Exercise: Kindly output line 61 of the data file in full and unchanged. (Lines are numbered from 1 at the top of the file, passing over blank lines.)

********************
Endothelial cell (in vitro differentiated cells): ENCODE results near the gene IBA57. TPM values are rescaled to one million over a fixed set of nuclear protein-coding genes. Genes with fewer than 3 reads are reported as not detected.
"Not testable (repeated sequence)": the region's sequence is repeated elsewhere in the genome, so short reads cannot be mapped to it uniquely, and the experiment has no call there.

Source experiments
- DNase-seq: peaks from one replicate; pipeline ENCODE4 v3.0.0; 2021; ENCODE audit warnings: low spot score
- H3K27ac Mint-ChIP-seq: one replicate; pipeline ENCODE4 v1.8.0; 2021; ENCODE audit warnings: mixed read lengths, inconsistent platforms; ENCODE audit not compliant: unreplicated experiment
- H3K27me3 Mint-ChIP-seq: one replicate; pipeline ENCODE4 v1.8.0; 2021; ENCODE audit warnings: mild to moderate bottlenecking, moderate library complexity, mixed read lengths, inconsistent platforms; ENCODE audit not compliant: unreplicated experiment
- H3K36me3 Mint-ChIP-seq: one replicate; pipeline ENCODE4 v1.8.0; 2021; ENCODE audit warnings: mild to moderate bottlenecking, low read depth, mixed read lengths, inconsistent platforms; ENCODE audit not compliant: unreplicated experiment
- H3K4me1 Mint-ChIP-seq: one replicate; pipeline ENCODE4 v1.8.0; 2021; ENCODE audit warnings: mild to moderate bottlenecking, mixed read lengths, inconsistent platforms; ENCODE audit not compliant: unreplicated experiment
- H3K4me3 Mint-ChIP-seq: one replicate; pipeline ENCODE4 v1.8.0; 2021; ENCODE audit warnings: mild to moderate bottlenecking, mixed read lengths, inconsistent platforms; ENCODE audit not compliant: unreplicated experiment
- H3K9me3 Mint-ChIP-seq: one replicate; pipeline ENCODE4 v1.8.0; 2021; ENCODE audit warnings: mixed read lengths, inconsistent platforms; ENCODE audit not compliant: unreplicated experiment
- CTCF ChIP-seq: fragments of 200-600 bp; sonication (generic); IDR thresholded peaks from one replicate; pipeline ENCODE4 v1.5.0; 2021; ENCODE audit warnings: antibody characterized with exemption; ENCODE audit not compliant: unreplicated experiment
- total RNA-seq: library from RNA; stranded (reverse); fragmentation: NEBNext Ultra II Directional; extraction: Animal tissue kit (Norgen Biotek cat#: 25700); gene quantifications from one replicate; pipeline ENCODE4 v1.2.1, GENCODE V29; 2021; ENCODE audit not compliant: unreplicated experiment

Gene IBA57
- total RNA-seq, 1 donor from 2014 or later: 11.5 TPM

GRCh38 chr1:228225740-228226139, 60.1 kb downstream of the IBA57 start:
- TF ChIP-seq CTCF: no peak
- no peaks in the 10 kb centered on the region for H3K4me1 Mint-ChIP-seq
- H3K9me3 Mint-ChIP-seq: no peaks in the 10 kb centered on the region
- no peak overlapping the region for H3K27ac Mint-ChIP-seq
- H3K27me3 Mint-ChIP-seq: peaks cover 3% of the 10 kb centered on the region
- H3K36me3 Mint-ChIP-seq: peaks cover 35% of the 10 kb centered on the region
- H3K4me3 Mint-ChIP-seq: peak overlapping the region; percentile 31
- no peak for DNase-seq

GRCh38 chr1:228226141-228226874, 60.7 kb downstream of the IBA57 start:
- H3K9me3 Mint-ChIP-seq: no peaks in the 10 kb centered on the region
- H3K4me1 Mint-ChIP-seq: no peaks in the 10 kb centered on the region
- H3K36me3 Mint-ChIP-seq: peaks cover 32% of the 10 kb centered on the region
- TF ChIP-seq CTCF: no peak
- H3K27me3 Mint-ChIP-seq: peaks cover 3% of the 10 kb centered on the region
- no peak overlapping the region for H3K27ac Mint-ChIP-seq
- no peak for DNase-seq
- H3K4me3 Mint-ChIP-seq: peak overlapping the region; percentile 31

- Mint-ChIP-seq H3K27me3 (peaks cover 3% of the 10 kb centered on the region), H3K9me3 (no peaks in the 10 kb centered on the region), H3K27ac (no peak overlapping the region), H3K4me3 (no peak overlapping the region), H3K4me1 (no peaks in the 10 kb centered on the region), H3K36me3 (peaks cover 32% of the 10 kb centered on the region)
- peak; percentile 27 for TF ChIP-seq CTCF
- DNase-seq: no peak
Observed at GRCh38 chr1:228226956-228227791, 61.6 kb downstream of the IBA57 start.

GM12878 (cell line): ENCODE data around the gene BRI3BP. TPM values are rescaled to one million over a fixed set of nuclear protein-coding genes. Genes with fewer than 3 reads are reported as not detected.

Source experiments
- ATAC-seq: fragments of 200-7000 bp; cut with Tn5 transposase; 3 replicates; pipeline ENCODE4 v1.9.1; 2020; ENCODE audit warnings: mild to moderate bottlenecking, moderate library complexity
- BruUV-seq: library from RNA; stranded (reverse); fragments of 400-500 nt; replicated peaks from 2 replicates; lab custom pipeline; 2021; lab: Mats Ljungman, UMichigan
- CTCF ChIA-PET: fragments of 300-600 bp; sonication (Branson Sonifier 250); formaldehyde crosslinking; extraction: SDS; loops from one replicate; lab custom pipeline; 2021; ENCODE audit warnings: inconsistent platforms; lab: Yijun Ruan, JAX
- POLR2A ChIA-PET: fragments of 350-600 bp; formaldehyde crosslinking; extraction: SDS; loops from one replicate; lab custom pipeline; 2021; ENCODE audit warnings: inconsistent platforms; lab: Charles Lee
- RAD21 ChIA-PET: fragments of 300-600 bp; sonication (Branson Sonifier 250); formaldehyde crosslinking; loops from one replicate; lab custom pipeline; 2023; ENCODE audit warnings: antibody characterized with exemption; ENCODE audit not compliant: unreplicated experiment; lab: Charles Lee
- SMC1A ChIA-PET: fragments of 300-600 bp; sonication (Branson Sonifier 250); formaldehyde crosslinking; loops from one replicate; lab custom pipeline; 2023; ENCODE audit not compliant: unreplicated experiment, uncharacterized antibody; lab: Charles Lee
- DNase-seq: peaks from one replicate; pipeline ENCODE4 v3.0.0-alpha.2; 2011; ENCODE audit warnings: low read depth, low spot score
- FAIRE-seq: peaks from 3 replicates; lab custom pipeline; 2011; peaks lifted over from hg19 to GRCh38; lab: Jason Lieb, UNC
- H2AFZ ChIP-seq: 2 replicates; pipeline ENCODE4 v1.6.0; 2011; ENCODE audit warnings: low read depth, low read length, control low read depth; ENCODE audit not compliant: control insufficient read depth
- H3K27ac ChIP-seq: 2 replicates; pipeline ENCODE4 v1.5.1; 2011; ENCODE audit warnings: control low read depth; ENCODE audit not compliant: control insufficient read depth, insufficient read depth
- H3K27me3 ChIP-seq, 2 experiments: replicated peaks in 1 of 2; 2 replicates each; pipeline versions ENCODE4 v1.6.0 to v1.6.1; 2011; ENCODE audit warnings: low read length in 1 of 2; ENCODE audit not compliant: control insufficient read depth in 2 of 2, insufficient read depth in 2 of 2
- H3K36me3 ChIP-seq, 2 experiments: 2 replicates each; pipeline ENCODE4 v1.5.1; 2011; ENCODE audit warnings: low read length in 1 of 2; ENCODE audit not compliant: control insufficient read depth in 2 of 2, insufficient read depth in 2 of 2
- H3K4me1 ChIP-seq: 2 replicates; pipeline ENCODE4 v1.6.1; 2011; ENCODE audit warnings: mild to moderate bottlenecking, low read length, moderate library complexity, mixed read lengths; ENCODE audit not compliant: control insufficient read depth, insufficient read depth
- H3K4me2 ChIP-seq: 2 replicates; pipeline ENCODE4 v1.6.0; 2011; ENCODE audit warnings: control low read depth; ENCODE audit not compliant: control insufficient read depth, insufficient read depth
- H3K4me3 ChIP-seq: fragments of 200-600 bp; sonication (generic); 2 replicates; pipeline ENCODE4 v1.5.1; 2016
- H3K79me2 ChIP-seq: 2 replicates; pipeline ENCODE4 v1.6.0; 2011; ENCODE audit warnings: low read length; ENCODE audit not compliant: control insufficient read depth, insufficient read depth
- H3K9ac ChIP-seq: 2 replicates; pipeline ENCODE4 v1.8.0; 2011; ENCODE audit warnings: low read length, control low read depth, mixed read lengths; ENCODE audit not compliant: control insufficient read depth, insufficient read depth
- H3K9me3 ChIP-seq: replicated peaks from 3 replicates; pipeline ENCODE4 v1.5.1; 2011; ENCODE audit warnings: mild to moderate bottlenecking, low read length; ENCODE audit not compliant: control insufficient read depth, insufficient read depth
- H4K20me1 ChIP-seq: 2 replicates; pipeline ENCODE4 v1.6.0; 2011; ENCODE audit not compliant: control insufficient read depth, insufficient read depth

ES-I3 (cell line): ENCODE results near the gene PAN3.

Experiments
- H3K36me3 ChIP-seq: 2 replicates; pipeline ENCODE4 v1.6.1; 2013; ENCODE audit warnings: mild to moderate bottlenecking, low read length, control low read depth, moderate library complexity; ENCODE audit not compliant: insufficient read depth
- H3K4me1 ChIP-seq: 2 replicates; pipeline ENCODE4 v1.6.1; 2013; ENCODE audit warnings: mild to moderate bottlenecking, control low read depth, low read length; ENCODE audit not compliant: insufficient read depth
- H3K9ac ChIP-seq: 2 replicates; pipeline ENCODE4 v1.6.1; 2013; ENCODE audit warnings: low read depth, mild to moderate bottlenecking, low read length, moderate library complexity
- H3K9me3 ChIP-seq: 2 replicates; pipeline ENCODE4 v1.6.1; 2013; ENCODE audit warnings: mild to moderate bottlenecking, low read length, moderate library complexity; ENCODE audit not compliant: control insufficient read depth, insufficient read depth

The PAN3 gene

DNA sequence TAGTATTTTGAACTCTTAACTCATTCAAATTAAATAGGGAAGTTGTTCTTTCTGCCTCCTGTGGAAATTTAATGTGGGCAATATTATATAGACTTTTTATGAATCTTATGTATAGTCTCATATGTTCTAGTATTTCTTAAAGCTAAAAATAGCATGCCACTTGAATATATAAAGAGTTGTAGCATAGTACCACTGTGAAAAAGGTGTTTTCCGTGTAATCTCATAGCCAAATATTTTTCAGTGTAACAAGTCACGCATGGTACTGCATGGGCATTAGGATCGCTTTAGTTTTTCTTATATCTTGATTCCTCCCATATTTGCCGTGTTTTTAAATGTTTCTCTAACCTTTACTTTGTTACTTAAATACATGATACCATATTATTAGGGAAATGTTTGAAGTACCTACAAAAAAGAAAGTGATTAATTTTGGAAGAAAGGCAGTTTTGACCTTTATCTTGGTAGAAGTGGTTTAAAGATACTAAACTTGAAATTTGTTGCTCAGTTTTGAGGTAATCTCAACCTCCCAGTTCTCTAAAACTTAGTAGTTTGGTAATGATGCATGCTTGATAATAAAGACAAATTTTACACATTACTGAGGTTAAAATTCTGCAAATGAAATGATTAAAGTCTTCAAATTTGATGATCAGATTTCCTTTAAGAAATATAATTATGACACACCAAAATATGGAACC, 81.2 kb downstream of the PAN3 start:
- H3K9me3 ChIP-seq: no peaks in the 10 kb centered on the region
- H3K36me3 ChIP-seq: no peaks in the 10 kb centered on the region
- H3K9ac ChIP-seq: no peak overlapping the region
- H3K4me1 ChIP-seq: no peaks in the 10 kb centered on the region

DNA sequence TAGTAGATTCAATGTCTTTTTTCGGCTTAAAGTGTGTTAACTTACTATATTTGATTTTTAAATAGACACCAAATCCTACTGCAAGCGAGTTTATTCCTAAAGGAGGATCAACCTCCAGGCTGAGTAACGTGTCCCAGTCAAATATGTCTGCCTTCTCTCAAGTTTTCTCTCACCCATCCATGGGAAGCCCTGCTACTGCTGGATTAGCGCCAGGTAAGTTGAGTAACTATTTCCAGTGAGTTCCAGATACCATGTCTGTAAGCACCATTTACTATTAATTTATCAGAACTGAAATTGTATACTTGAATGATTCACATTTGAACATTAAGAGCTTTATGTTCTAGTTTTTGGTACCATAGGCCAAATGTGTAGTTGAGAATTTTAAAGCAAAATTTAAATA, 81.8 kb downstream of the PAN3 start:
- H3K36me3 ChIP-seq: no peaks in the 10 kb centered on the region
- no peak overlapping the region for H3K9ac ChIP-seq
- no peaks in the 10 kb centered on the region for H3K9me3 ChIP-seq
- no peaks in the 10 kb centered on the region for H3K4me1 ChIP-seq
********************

- H3K4me1 ChIP-seq: 2 replicates; pipeline ENCODE4 v1.6.1; 2013; ENCODE audit warnings: mild to moderate bottlenecking, control low read depth, low read length; ENCODE audit not compliant: insufficient read depth